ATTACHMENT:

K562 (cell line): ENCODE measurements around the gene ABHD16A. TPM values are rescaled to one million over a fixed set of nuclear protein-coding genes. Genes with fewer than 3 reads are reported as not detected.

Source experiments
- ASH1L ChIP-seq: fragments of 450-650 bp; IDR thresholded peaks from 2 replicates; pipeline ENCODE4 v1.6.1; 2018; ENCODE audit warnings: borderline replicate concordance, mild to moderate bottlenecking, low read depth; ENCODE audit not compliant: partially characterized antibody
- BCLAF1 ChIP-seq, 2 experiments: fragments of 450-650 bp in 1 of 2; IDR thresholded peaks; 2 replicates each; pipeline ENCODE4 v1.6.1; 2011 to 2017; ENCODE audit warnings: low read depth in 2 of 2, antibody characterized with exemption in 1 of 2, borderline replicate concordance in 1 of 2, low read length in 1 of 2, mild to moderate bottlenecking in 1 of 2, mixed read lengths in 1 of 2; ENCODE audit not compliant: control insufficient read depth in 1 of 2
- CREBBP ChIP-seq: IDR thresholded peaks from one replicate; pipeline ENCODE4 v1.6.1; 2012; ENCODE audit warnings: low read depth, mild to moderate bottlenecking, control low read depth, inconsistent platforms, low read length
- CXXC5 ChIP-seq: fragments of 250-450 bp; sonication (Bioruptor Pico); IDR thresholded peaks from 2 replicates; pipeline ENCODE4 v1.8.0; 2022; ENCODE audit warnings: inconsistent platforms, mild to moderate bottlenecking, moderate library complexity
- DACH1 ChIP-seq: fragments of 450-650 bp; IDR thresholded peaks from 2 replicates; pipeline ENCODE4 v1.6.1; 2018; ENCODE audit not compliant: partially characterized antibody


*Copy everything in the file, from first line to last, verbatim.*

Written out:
K562 (cell line): ENCODE measurements around the gene ABHD16A. TPM values are rescaled to one million over a fixed set of nuclear protein-coding genes. Genes with fewer than 3 reads are reported as not detected.

Source experiments
- ASH1L ChIP-seq: fragments of 450-650 bp; IDR thresholded peaks from 2 replicates; pipeline ENCODE4 v1.6.1; 2018; ENCODE audit warnings: borderline replicate concordance, mild to moderate bottlenecking, low read depth; ENCODE audit not compliant: partially characterized antibody
- BCLAF1 ChIP-seq, 2 experiments: fragments of 450-650 bp in 1 of 2; IDR thresholded peaks; 2 replicates each; pipeline ENCODE4 v1.6.1; 2011 to 2017; ENCODE audit warnings: low read depth in 2 of 2, antibody characterized with exemption in 1 of 2, borderline replicate concordance in 1 of 2, low read length in 1 of 2, mild to moderate bottlenecking in 1 of 2, mixed read lengths in 1 of 2; ENCODE audit not compliant: control insufficient read depth in 1 of 2
- CREBBP ChIP-seq: IDR thresholded peaks from one replicate; pipeline ENCODE4 v1.6.1; 2012; ENCODE audit warnings: low read depth, mild to moderate bottlenecking, control low read depth, inconsistent platforms, low read length
- CXXC5 ChIP-seq: fragments of 250-450 bp; sonication (Bioruptor Pico); IDR thresholded peaks from 2 replicates; pipeline ENCODE4 v1.8.0; 2022; ENCODE audit warnings: inconsistent platforms, mild to moderate bottlenecking, moderate library complexity
- DACH1 ChIP-seq: fragments of 450-650 bp; IDR thresholded peaks from 2 replicates; pipeline ENCODE4 v1.6.1; 2018; ENCODE audit not compliant: partially characterized antibody